Will There Still be an MBA in 2033? Reclaiming the Soul of Business Schools

Tan, Seng Teck (2023) Will There Still be an MBA in 2033? Reclaiming the Soul of Business Schools. INTI International University, Negeri Sembilan, Malaysia. ISBN 9786299734345

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Official URL: http://ipublishing.intimal.edu.my/wtsbami2003_book...


This is a book that some will find intriguing, but others will find it utterly offensive. This work is penned with guts, withstanding the fact that it infringes on the tranquilly of many business schools, perturbs the quantitative dexterities of many researchers, challenges the amorality of those management theories we so vociferously propagate, and a lingering fear of incensing those who feed me. But I join a swelling echo of dedicated scholars who have unitedly alarmed the impending demise of business schools, whose ideals, values, and propositions are becoming increasingly detangled from reality. Business education has reached a full cycle, from the zenith of raging capitalism, searing economism, and tipping globalization to the steaming stakeholder capitalism, the rising demands for corporate morality, and the scorching disgust at corporate scandals. Scholars echoed their concerns that business schools, in their splendors of accomplishment, are compositely embroiled in educating a class of highly knowledgeable executives with polished managerial skills, of which many are now vindicated in corporate scandals, breaches of trust, stiffening of corporate funds, and devoid of social consideration. For decades, business schools have been proliferating their brands, image, and polished their pedagogical pristine. Duped as capitalism’s last stand, business schools are howled at as being the "running dogs" of corporatization, disseminating amoral management education that sidelines altruism and humanity. Behind the veil of brilliance, business schools are running low on empathy, spawning generations of super CEOs and managers that prioritize profit over humanness, and dispatches research outcomes remotely associated with humanity. This book instills an intellectual syllogistic deduction on how business schools have lost their soul as they incessantly disseminate amoral management education. The souls of business schools are adrift, with many operating in reverie and the faculty superficially oiling the wheels with the slightest idea of an impending derailment. There are smoldering indications that business schools and their amoral postures are adrift from the surging social demands of morality. The emerging regulatory requirements of corporate conformance to Environment, Social, and Governance (ESG) and the crystallization of the 17 United Nations Sustainable Development Goals (SDGs) are commanding indicators that society is demanding altruistic business education. Traditional business and capitalistic management concepts of “Red Ocean”, cutthroat competition and survival, outsmarting rivalry, and those very commercial ideas of succeeding at all costs are losing their pedestal. Far too long, business schools have unquestioned the appropriateness of these amoral management theories and accepted without resisting those management concepts that caused tremendous carnage to business and society. Business schools are dangerously cliff hanging onto the “valley of death”, which will entrench as they continue to discount the rising demands for a moral business education. Many prominent scholars have written on the notion of amoral management education, but this work mines deeper into characterizing the forms and types of amoral knowledge and how they belligerently and tacitly infiltrate management education. This book opens the eyes of readers, reveals the perils of amoral management theories, and intuitively addresses the question of whether business schools could survive the crisis in the next decade. Towards the end, this book blueprints how business schools can reclaim their lost souls. Business schools must reclaim their soul, and we must draw strength to question, resist, and refute those expiring amoral theories. It is time business schools regain their glory and begin to tread the consecrated path of producing socially moral leaders instead of super managers.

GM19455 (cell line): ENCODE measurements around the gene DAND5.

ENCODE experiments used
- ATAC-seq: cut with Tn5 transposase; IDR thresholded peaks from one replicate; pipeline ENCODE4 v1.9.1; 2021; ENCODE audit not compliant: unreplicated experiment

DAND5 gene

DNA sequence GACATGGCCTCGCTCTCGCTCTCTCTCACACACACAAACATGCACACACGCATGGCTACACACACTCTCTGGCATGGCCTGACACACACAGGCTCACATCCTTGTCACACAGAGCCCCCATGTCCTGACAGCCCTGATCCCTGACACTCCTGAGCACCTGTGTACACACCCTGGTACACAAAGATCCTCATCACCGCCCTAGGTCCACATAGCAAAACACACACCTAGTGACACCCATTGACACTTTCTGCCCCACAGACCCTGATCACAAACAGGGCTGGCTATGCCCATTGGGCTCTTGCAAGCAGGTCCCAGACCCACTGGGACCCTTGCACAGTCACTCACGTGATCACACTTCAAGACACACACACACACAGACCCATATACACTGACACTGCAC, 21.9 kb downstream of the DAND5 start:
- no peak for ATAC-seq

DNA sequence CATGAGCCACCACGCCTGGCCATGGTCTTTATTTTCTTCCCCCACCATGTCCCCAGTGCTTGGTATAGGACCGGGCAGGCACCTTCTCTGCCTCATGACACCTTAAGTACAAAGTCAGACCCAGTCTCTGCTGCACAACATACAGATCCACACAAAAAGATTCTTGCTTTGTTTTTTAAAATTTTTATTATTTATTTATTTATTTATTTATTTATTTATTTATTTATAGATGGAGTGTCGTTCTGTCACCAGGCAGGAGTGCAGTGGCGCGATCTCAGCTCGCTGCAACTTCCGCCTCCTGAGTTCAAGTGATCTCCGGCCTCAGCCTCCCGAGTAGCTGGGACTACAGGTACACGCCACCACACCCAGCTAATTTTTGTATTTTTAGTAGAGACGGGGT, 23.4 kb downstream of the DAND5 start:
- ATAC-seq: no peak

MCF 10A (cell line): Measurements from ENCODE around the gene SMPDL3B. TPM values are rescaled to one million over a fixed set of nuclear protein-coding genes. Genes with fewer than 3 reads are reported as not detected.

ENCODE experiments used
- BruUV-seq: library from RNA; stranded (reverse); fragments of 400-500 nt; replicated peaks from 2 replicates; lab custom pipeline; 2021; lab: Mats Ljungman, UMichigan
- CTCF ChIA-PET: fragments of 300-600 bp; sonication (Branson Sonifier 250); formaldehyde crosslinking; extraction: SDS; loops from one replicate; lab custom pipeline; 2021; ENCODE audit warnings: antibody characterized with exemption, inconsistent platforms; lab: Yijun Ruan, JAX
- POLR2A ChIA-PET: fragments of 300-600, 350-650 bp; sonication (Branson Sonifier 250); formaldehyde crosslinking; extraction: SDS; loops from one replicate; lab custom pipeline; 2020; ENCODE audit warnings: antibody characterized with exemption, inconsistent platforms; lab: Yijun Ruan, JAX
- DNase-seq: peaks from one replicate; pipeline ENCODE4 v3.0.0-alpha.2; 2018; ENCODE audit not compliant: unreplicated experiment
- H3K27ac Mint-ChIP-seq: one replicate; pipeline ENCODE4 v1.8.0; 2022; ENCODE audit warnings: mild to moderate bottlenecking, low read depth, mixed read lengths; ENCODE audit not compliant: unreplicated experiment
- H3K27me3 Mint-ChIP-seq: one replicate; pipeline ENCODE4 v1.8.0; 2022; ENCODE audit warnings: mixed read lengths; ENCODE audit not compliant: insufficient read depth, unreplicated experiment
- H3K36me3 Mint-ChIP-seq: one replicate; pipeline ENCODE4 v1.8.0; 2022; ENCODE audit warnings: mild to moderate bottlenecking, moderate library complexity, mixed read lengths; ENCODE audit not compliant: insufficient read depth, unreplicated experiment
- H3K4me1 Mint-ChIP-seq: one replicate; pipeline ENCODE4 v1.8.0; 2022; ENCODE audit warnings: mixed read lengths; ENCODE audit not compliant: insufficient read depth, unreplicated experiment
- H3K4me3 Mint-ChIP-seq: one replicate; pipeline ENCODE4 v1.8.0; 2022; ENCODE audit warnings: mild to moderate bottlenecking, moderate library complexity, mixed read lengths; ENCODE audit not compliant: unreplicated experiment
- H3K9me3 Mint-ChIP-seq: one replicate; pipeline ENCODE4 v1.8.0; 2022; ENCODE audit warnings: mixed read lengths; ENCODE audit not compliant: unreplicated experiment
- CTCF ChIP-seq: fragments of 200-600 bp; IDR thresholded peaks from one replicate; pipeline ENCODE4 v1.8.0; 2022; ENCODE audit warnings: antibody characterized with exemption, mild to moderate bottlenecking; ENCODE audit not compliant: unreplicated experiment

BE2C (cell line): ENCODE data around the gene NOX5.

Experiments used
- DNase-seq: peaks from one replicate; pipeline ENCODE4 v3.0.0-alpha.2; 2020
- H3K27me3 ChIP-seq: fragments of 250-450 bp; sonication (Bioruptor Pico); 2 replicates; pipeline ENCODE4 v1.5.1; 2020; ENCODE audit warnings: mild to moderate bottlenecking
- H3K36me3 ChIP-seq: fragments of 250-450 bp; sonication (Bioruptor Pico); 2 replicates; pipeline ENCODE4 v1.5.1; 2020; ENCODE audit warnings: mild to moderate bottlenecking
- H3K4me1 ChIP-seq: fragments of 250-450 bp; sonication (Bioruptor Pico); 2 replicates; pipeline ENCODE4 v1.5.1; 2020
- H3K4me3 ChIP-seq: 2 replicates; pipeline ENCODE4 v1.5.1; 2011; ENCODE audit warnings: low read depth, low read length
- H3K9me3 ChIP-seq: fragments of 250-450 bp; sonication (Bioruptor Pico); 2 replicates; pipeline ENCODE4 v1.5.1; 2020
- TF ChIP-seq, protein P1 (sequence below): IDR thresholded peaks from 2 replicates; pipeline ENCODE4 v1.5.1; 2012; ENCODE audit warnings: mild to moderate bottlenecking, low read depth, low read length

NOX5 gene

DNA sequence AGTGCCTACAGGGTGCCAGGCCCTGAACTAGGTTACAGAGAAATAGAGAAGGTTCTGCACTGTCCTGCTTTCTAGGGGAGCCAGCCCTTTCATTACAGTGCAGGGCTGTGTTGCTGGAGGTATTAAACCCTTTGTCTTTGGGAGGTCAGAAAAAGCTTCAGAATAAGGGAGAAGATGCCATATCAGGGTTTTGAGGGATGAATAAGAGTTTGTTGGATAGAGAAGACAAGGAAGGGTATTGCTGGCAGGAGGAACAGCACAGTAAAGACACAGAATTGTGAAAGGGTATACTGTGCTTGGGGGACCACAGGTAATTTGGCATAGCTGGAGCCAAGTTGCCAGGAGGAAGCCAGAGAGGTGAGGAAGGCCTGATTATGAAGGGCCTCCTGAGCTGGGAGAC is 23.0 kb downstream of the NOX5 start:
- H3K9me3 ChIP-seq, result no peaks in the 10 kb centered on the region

Item Type: Book
Subjects: H Social Sciences > H Social Sciences (General)
L Education > L Education (General)
Divisions: Faculty of Business, Communications & Law
Depositing User: Unnamed user with email masilah.mansor@newinti.edu.my
Date Deposited: 20 Jul 2023 02:22
Last Modified: 24 Jul 2023 08:27
URI: http://eprints.intimal.edu.my/id/eprint/1774

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